The Value Behind TCO

Total Cost of Ownership for Automated Packaging Machinery

Total Cost of Ownership Explained

Is TCO on your mind? Well, it should be! Growth means investing into new infrastructure and automated systems to optimize your expansion. Analyzing Total Cost of Ownership or TCO metrics is by far the best way to ensure your business’ assets and finances are well managed. Managers often find themselves persuaded by “bargin” machinery but looking at all angles of an important purchase is paramount to determining all direct & indirect costs that may arise from the first day until it’s last.  TCO paints a clearer picture of the positive or negative impact the machinery will truly have on their company. It will also provide the framework necessary to calculate ROI.


Bill Kirwin, an analyst at Gartner, an American consulting and research company, is credited with creating the concept. He defines TCO as “the total cost of acquiring, using, managing and withdrawing an asset over its entire life cycle”. Total Cost of ownership considers CAPEX, OPEX & OEE. Here is a breakdown of each element:


Capex – Capital Expenditure Cost
Capex considers the cost for engineering, Initial investment, commissioning, and start-up costs.


Opex – Operation Expendature Costs
Losses that arise from subsequent maintenance, sanitation, downtimes, changeovers, energy consumption, space occupancy and packaging material consumption.


OEE – Overall Equipment Effectiveness
A calculation of expected vs actual production rates. The formula includes Availability, Performance and Quality OEE=AxPxQ.

Why Packaging Industry Decision Makers are Using TCO

Automation has become an increasingly attractive method to upgrading manufacturing operations. Packaging machinery like Baggers, Labelers and End of Line Machinery can easily cost thousands or millions of dollars which generally prompt decision makers to focus on capital cost. Seeing as many parameters are assessed when making high-risk investments, innovative procurement professionals are opting to use Total Cost of Ownership calculations that make it that much easier have a holistic and accurate picture of expenses and variables that will affect activities and performance in the long term.


Take for example a chocolate manufacturer who is considering a hefty purchase – a new bagging machine. Packaging machinery comes with an impressive price tag and his first instinct may be to seek out used models that seem wise upfront but that would most likely cause many additional expenses – and headaches in the long run!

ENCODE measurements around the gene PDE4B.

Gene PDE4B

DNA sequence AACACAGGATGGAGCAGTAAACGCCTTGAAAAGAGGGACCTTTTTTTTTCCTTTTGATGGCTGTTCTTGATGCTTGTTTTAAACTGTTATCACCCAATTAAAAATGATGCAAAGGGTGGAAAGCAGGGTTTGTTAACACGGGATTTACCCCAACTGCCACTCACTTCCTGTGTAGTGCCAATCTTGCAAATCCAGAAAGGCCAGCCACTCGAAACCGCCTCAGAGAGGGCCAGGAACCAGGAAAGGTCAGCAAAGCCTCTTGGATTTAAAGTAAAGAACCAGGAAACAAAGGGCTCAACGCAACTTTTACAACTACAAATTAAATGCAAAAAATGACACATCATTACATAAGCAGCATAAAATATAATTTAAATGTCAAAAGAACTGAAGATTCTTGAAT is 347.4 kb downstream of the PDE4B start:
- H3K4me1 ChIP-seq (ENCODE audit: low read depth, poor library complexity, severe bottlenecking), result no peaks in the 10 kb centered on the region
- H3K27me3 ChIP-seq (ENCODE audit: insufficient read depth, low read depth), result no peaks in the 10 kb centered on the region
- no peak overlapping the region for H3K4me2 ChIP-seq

While there is no exact solution to determine TCO, it is possible to effectively calculate it by considering expenses related to the initial purchase and costs for continued use. The basic equation could be summed up as follows: TCO= Purchase Price + Cost over lifetime. Lifetime costs are determined by different factors and may be calculated in several ways depending on the type of product or service.

TCO on Packaging Machinery

Evaluating packaging machine suppliers with different with equipment and price points using a basic Total Cost of Ownership equation will help form a more educated investment and get better buy in from decision makers. There are some basic factors to consider calculating the TCO of most packaging machines, like Acquisition Cost, Operational Cost, Maintenance cost, and Residual or Resale cost, but you can push this analysis further by adding in other factors like production rate, operators required, training, and downtimes.

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Take Advantage of TCP

Approaching an investment in packaging machinery with TCO means you are more likely to avoid hidden or unforeseen costs not clearly visible in the negotiation phase. You can use the total cost of ownership calculations well by using it as a comparative tool, a lifecycle assessment tool, and a basis for calculating environmental key performance indicators. Still, at its core, it aids in obtaining greater returns on investment!

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Jean-François Biron

Sales and marketing background in the automation and packaging equipment industries. Strong interest in technologies, new packaging development, sustainability and marketing strategies.